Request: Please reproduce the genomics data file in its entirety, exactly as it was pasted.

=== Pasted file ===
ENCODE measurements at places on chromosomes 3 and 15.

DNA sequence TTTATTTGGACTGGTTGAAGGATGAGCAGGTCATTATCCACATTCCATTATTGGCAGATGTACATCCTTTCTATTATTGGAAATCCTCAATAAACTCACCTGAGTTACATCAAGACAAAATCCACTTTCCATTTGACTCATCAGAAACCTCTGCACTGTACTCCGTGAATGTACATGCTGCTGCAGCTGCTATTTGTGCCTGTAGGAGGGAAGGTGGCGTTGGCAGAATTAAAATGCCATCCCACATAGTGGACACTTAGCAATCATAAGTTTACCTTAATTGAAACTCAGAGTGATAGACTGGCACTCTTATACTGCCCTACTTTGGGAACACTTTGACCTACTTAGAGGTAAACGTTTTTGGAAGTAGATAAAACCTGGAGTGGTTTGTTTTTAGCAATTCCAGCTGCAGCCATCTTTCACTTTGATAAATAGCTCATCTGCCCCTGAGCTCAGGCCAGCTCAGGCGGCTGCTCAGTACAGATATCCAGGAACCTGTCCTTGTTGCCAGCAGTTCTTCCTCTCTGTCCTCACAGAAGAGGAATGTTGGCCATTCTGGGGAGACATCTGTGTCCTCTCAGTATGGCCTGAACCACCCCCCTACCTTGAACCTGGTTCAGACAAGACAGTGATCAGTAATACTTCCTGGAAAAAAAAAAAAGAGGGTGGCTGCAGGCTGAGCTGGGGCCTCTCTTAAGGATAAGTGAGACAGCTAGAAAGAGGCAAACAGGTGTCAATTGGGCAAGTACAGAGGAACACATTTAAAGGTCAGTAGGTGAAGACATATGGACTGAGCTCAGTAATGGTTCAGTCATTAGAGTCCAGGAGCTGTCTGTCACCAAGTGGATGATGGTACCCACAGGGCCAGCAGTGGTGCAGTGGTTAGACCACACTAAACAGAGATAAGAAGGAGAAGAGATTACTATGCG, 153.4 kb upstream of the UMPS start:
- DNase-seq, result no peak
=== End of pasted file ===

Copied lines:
ENCODE measurements at places on chromosomes 3 and 15.

DNA sequence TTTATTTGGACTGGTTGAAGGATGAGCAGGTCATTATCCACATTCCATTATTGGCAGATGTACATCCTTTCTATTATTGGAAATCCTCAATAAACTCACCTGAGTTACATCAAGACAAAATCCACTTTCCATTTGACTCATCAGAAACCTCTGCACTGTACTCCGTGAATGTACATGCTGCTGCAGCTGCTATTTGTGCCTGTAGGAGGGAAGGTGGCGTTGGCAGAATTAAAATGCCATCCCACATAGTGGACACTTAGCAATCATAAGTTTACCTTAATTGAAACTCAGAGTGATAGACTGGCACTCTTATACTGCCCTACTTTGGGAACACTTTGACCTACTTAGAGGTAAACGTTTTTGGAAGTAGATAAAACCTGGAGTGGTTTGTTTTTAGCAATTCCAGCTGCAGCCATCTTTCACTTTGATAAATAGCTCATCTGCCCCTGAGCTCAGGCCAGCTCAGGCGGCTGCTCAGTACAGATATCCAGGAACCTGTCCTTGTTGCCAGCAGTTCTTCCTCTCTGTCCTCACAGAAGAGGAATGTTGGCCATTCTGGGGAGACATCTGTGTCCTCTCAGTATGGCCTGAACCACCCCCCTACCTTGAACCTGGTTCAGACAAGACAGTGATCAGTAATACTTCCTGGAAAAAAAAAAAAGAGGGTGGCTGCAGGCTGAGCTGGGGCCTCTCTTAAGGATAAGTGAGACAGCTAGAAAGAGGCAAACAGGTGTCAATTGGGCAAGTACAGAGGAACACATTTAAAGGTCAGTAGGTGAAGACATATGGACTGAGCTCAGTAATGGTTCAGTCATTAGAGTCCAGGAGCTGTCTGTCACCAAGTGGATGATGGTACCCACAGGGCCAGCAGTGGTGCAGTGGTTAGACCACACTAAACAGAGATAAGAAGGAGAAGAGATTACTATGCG, 153.4 kb upstream of the UMPS start:
- DNase-seq, result no peak